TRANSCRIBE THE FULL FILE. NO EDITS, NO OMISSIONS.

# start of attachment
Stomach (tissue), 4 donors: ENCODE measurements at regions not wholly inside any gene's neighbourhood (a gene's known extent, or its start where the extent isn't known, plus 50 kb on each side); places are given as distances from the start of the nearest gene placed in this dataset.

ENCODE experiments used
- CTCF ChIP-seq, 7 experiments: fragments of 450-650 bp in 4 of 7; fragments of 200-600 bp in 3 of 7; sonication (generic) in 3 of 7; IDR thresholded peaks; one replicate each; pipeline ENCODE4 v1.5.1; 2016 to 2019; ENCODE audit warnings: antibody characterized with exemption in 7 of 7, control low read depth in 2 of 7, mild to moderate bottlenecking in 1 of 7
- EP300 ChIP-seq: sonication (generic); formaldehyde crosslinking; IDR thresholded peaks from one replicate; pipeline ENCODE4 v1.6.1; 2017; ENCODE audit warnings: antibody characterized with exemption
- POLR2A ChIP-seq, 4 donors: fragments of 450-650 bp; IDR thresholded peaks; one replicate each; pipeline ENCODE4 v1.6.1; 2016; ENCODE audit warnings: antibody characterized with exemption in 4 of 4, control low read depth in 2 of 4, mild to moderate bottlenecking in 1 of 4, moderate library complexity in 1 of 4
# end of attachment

Stomach (tissue), 4 donors: ENCODE measurements at regions not wholly inside any gene's neighbourhood (a gene's known extent, or its start where the extent isn't known, plus 50 kb on each side); places are given as distances from the start of the nearest gene placed in this dataset.

ENCODE experiments used
- CTCF ChIP-seq, 7 experiments: fragments of 450-650 bp in 4 of 7; fragments of 200-600 bp in 3 of 7; sonication (generic) in 3 of 7; IDR thresholded peaks; one replicate each; pipeline ENCODE4 v1.5.1; 2016 to 2019; ENCODE audit warnings: antibody characterized with exemption in 7 of 7, control low read depth in 2 of 7, mild to moderate bottlenecking in 1 of 7
- EP300 ChIP-seq: sonication (generic); formaldehyde crosslinking; IDR thresholded peaks from one replicate; pipeline ENCODE4 v1.6.1; 2017; ENCODE audit warnings: antibody characterized with exemption
- POLR2A ChIP-seq, 4 donors: fragments of 450-650 bp; IDR thresholded peaks; one replicate each; pipeline ENCODE4 v1.6.1; 2016; ENCODE audit warnings: antibody characterized with exemption in 4 of 4, control low read depth in 2 of 4, mild to moderate bottlenecking in 1 of 4, moderate library complexity in 1 of 4